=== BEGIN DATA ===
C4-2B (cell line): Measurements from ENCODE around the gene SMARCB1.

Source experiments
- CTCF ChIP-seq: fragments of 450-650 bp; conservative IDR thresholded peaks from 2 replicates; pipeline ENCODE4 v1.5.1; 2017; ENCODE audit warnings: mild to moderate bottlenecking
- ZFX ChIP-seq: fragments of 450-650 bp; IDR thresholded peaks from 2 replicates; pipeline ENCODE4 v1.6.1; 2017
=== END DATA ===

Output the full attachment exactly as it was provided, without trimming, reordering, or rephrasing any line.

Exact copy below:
C4-2B (cell line): Measurements from ENCODE around the gene SMARCB1.

Source experiments
- CTCF ChIP-seq: fragments of 450-650 bp; conservative IDR thresholded peaks from 2 replicates; pipeline ENCODE4 v1.5.1; 2017; ENCODE audit warnings: mild to moderate bottlenecking
- ZFX ChIP-seq: fragments of 450-650 bp; IDR thresholded peaks from 2 replicates; pipeline ENCODE4 v1.6.1; 2017